The Gewerkschaft deutscher Lokomotivführer (GDL) has been aggressive about its demands in recent years. They strike more often than the larger union for train workers, the rival Eisenbahn und Verkehrsgewerkschaft (EVG), which is closely connected to the train company’s management (former EVG president Norbert Hansen went on to be head of human resources at the Bahn!). Now the government is talking about restricting the right to strike: The proposed Tarifeinheit (collective bargaining unity) would only allow the largest union in a company to go on strike, destroying smaller unions like the GDL or the pilots’ union Cockpit.

For me, the train strike will mean a few long waits on S-Bahn platforms. But that was already inevitable. And if the train drivers win, there are better chances that people like me from Berlin’s Kreativprekariat will get their act together and also fight for better wages and conditions. So don’t fall for the media hype against the train drivers. They are fighting the same people who ruined our S-Bahn. They are fighting for the right of all of us to strike.

Surely, that’s worth a few minutes’ wait on the platform, right?


My hipster visa wedding

2 Oct


Eternal love? Whatever. For the non-Germans among us, getting married in Berlin might not be romantic – but it sure is pragmatic. John Riceburg tied the knot and couldn’t be happier about it.

What am I doing here? I’m sitting next to my girlfriend in a Wilhelminist chapel in Berlin. Stained glass, brass chandeliers, angels painted on the wall – the only thing out of place is me. A middle-aged woman is sitting behind a desk with a book and an absurdly large stamp. There’s no question about it: I’m entering the holy bond of matrimony, Prussian-style. But what I’m feeling is more than cold feet – it’s more like existential doubt. Why would anyone in this day and age want to get married?

The story began almost a year earlier when I went to a consultation about getting a work visa in Germany. Within 18 months after getting my university degree, I would need to show a full-time, permanent job contract that was somehow related to my field of study. He warned me that the clock would start ticking the day I got my diploma. So I mentioned I had a German girlfriend. “Then definitely get married,” he said. Hands down the best option.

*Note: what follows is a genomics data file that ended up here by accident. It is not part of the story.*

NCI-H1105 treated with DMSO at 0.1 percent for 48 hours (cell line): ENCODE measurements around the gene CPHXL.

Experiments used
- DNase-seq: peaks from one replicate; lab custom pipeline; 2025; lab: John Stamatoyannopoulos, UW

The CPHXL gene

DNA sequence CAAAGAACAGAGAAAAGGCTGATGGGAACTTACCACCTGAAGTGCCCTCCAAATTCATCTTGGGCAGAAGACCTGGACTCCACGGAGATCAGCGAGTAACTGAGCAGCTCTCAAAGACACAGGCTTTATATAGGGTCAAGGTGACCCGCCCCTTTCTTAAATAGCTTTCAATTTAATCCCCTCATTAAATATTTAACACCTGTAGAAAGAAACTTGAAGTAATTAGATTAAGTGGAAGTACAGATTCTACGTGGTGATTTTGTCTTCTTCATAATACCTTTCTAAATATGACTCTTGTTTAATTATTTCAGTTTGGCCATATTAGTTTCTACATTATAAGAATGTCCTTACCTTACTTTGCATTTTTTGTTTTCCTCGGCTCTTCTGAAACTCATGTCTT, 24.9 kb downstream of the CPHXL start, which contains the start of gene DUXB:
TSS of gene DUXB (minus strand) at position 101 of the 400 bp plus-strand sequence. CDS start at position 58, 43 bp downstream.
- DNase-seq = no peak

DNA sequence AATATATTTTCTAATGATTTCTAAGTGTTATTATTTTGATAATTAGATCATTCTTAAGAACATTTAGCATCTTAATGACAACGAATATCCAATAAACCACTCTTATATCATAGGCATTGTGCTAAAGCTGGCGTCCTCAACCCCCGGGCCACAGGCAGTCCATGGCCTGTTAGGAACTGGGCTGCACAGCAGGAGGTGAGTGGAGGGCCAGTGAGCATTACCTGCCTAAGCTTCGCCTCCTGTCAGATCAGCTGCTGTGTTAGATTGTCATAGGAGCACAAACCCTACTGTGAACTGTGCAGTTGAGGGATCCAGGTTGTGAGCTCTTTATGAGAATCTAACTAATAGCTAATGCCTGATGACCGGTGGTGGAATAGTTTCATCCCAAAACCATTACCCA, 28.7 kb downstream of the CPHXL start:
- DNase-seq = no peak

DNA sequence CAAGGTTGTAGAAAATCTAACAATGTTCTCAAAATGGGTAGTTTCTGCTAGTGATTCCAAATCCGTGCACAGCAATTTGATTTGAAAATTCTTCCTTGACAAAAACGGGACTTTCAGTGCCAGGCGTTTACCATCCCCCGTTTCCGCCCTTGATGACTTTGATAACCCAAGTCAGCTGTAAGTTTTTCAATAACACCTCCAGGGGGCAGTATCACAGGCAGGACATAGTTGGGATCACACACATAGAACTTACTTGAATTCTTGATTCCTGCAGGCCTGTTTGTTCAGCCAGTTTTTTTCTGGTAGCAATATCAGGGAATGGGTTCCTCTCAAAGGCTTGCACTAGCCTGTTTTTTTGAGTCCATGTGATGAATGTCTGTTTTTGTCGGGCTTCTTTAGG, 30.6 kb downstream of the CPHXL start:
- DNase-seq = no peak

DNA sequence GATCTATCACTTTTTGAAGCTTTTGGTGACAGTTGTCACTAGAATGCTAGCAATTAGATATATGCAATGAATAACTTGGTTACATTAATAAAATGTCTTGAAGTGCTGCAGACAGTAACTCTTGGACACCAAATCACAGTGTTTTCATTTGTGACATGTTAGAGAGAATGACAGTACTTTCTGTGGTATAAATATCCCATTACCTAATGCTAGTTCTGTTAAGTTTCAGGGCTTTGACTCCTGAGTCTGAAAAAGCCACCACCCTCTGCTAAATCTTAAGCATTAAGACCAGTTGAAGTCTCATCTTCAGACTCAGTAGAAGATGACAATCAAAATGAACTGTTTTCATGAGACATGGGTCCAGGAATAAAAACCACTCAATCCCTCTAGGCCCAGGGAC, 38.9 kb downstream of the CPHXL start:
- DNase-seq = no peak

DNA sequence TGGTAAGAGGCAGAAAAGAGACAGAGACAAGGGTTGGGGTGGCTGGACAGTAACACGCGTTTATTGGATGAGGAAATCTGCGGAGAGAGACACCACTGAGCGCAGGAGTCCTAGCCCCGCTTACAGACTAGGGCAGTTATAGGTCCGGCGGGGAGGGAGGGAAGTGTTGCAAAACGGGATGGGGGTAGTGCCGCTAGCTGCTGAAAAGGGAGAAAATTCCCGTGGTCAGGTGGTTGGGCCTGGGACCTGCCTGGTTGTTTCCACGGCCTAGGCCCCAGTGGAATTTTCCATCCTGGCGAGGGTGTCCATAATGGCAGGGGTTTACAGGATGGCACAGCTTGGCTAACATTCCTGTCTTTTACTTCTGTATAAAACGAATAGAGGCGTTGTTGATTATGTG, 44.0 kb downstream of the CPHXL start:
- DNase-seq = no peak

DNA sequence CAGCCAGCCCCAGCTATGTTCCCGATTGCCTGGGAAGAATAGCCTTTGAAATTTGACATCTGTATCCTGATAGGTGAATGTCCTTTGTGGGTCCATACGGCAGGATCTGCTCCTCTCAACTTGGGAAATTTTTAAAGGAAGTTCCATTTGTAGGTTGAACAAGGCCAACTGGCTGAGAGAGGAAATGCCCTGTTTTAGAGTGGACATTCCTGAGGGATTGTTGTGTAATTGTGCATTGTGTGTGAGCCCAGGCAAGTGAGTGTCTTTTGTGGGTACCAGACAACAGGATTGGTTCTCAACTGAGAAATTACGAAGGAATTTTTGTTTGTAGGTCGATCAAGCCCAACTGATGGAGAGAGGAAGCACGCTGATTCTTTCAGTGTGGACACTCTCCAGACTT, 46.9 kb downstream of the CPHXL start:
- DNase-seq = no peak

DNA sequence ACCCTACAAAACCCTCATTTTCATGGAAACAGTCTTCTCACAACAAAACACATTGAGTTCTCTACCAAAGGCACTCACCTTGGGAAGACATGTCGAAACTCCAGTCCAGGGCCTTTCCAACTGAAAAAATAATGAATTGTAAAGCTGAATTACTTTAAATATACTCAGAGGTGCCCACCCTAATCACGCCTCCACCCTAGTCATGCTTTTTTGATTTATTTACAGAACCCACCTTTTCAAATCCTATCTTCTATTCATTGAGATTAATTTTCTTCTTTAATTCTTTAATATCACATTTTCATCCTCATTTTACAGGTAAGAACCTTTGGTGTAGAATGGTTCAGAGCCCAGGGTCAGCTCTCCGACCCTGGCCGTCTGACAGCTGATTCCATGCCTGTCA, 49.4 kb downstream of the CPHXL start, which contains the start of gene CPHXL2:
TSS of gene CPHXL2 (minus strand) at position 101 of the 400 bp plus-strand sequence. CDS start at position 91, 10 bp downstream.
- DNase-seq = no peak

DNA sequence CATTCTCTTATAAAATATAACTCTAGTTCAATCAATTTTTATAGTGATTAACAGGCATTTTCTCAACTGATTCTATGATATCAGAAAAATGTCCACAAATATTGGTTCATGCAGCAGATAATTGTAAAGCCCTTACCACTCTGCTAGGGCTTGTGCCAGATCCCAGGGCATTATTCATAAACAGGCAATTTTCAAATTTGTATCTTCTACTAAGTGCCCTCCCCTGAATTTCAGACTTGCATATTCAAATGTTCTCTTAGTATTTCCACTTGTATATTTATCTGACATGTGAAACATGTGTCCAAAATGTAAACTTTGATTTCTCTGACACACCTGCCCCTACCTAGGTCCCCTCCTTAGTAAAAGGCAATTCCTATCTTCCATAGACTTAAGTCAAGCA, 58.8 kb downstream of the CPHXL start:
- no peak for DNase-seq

I broached the subject with my partner, as carefully as I possibly could, and she agreed it just made sense. So we set off on our paperwork adventure.

The main thing we needed was an Ehefähigkeitszeugnis, a certificate stating neither of us were married to anyone else. Any German citizen can get this from the Bürgeramt, but as an American, I couldn’t. Instead, I had to go to the US consulate and swear to a clerk that I wasn’t married. They provided a form, in English and German, explaining that I had made this declaration and that they had no possibility to check whether I was telling the truth. The cost? Fifty dollars.

Next, we went to the Kammergericht and asked for an exemption of the need for an Ehefähigkeitszeugnis. After two weeks, the court gave me an individual exemption that was good for exactly six months. Then all we needed was my birth certificate (translated from English at a cost of €25!) and we were off to the Standesamt, where we had to fill out a form assuring them we were not getting married for immigration reasons. Well, not only those reasons…

Friends had told me their marriages were “checked” by the bureaucrats: They were put in different rooms and had to write down the story of how they met. Others got a home visit to see if they slept in the same bed. I asked, ever so carefully, if we would be checked. “Don’t worry,” the registrar said with a big smile. “We only do that with Turks or Africans.”

“This is all so unromantic!” my partner complained. It was true; all the forms and stamps were making our relationship start to feel like a visit to the tax office. So it was at the 2012 Fusion Festival, that I dragged her to the theatre at 4pm sharp, somehow successfully convincing her we absolutely needed to go see a documentary about light bulbs. The lights went down, and the Latino theatre organisers, happy to help me win the hand of “la mujer de mi visa”, projected a one-minute film (thoughtfully including German subtitles!) in which I asked her to marry me. I got out some gigantic neon-pink rings I had gotten for €5 each from H&M. She said yes – but then again, she didn’t have much of a choice with 500 people watching.

Paperwork? Check. Proposal? Check. In our eyes, we were done, but to our chagrin, our parents insisted on bringing together dozens of relatives for a traditional ceremony. Still, we refused to sacrifice our individuality. After we left the chapel, we celebrated at Tempelhofer Feld, where we all sung the song “Lieselotte XXL” about an old woman, Lieselotte Meyer, marrying a young man from Kurdistan to protect him from deportation. Next, we went to an abandoned building and had a big group of seniors spray graffiti. I almost wished the police would come so they would admit this was the sweetest case of Sachbeschädigung ever.

We had strange colours, boots, masks, and a bolo tie made by my grandfather. It really was an individual ceremony… or so we thought until a few weeks later, when we encountered the next hipster wedding at Tempelhof, complete with hodgepodge outfits and a singalong.